Rowan County, North Carolina, 1863. The Civil War is dragging on, and the Rebs need money. In 1861, the Congress of the Confederate States of America had passed a statute authorizing a tax (at 50 cents per $100 valuation) to help finance the war effort. Taxable property included real estate, slaves, merchandise, stocks, securities, and money, and later agricultural products and anything else they could think of. In the 1863 assessment, for the first time, the North Carolina General Assembly required taxpayers to list their slaves by name. Assessments for only eight counties survive. Rowan is one of them.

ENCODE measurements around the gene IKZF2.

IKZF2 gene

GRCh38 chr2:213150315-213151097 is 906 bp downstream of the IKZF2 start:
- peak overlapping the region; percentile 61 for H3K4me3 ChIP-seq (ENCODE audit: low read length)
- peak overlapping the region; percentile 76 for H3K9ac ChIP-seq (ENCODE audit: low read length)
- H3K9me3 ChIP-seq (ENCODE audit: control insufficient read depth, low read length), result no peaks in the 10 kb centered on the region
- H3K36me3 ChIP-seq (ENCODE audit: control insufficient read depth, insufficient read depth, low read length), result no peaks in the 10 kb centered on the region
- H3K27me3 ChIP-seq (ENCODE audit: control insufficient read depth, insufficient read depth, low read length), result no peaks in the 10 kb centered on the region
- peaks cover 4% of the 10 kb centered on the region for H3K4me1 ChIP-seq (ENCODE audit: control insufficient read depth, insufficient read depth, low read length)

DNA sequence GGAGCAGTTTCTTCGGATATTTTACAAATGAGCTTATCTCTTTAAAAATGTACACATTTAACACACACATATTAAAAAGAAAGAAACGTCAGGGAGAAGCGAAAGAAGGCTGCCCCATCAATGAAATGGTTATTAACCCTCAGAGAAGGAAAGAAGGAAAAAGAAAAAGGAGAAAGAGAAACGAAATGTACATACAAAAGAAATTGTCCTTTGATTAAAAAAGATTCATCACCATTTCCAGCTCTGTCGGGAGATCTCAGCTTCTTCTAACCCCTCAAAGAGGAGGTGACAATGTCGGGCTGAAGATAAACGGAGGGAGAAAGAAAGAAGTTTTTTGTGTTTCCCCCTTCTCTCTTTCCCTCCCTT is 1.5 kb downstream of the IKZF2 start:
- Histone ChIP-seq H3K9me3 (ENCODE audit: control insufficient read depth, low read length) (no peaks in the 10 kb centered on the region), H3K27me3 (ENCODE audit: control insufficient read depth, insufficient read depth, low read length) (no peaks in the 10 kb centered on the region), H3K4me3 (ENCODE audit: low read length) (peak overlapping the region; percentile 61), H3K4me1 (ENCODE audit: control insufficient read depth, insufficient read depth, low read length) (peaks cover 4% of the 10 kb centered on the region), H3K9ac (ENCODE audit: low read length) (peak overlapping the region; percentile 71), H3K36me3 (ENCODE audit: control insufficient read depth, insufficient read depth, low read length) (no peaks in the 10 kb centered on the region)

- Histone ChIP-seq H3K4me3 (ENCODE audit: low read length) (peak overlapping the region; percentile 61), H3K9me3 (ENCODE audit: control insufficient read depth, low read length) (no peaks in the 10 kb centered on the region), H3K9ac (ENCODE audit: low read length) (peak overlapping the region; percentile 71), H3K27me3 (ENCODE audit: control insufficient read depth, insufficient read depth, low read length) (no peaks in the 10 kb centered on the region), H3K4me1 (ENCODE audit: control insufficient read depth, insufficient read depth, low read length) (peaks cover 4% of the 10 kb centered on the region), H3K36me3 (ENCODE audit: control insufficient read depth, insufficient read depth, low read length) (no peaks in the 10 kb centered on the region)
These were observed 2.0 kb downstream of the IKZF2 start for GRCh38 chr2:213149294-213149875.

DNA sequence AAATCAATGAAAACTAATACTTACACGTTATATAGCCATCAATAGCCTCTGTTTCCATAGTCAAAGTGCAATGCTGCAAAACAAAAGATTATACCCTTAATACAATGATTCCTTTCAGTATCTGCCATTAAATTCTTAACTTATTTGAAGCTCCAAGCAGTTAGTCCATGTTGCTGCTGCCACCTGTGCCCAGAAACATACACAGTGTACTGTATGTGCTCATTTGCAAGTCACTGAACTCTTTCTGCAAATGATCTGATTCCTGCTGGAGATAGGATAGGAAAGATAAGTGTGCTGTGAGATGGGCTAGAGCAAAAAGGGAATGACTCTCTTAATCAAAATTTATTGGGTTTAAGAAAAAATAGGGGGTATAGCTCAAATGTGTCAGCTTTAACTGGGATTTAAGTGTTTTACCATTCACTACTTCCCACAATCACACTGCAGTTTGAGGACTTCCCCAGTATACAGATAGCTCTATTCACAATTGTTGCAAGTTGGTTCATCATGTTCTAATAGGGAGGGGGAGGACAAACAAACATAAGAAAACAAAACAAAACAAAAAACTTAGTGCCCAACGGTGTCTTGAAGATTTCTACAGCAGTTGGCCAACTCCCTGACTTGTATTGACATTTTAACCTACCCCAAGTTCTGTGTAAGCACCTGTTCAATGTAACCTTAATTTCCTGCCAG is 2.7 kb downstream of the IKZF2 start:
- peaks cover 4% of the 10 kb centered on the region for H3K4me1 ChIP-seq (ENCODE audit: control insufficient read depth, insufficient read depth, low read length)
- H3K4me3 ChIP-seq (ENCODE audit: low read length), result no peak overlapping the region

Look in the bottom left corner. J.W. McNeely identified his seven slaves for the tax assessor, who duly recorded: Lucinda, age 47, value $750. Julius, 25, $1500. Henry, 22, $1500. Archy, 14, $1200. Mary, 13, $1000. Stanhope, 11, $900. And Sandy, 12, $950. Total valuation of Lucinda, her sons, and grandchildren: $7600. Remember Alice, the 3 year-old that Sam and J.W. McNeely bought with Lucinda? She was Archy’s mother, and Mary, Stanhope and Sandy were probably her children, too. Alice herself is gone — dead or sold — and John is not listed, though that seems to be oversight. Julius was born a few years after the McNeelys purchased his mother. His father is unknown, but was probably an enslaved man on a neighboring farm. Henry, though, was John Wilson McNeely’s boy. His only child, in fact. And worth exactly $1500.